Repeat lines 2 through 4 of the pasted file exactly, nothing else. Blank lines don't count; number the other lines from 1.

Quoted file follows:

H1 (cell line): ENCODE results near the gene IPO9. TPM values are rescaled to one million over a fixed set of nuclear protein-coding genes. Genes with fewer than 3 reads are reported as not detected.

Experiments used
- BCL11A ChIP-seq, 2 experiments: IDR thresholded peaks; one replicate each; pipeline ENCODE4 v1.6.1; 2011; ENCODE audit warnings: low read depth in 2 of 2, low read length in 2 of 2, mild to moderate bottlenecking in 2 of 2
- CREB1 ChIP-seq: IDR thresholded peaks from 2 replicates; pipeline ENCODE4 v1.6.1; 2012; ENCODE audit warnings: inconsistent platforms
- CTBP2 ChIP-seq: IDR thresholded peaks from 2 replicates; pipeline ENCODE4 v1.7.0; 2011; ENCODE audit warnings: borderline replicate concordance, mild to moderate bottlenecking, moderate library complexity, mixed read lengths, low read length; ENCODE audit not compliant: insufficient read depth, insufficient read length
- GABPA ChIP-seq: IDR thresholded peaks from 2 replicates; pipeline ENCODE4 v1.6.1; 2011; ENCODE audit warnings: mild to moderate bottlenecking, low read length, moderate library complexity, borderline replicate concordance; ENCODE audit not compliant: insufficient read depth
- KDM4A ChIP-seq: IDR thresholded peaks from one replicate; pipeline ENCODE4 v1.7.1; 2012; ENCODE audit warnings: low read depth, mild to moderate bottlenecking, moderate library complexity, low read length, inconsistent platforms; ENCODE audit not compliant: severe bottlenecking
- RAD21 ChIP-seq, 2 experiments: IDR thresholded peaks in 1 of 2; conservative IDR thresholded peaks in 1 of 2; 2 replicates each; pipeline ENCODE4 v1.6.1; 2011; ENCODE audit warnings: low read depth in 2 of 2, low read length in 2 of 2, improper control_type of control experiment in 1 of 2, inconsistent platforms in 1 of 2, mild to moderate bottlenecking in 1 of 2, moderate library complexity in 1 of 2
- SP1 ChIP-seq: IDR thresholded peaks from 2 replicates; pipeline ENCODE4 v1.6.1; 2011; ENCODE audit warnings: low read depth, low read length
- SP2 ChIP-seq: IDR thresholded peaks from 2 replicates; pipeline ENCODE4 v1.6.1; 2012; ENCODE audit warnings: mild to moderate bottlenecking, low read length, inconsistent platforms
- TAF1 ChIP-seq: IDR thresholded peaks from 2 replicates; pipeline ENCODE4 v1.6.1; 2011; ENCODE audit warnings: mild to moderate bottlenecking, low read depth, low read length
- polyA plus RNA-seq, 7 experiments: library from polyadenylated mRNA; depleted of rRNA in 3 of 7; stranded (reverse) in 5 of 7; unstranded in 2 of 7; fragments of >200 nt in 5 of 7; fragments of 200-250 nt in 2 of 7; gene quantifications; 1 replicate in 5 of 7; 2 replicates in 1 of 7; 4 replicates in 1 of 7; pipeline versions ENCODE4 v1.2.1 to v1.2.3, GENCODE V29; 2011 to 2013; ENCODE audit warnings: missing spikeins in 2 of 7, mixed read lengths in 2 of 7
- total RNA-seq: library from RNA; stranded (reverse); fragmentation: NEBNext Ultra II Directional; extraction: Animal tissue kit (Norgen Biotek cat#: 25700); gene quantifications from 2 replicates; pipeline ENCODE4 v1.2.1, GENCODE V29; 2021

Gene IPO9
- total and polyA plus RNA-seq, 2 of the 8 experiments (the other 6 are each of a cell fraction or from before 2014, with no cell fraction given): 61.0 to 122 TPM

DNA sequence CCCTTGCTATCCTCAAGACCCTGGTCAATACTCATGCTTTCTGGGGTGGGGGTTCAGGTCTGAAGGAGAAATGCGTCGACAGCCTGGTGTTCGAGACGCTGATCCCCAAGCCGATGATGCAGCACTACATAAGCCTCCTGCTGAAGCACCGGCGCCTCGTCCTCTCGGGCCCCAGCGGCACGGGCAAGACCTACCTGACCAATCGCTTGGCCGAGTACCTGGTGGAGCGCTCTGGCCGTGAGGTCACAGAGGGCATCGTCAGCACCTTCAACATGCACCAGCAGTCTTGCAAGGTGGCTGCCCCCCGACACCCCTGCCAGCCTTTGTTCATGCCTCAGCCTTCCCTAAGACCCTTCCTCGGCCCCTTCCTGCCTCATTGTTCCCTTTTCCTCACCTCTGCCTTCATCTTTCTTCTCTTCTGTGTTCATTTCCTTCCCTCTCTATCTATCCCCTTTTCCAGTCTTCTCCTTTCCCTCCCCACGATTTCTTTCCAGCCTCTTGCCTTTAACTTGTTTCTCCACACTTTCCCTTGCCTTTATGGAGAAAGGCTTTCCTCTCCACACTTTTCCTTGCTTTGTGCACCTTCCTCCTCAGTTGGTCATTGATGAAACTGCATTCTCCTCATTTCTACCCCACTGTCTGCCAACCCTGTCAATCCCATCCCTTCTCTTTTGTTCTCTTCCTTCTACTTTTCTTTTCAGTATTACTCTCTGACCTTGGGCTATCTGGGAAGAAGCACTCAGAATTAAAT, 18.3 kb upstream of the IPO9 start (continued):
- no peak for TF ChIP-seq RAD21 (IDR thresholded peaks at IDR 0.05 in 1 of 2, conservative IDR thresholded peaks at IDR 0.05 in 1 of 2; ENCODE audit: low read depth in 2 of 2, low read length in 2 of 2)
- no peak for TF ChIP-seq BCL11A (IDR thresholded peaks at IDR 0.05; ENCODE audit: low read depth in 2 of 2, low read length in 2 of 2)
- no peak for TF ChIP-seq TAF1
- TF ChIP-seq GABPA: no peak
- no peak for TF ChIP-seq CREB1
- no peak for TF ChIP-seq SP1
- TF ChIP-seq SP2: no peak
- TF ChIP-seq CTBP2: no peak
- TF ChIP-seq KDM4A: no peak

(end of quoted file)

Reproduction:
Experiments used
- BCL11A ChIP-seq, 2 experiments: IDR thresholded peaks; one replicate each; pipeline ENCODE4 v1.6.1; 2011; ENCODE audit warnings: low read depth in 2 of 2, low read length in 2 of 2, mild to moderate bottlenecking in 2 of 2
- CREB1 ChIP-seq: IDR thresholded peaks from 2 replicates; pipeline ENCODE4 v1.6.1; 2012; ENCODE audit warnings: inconsistent platforms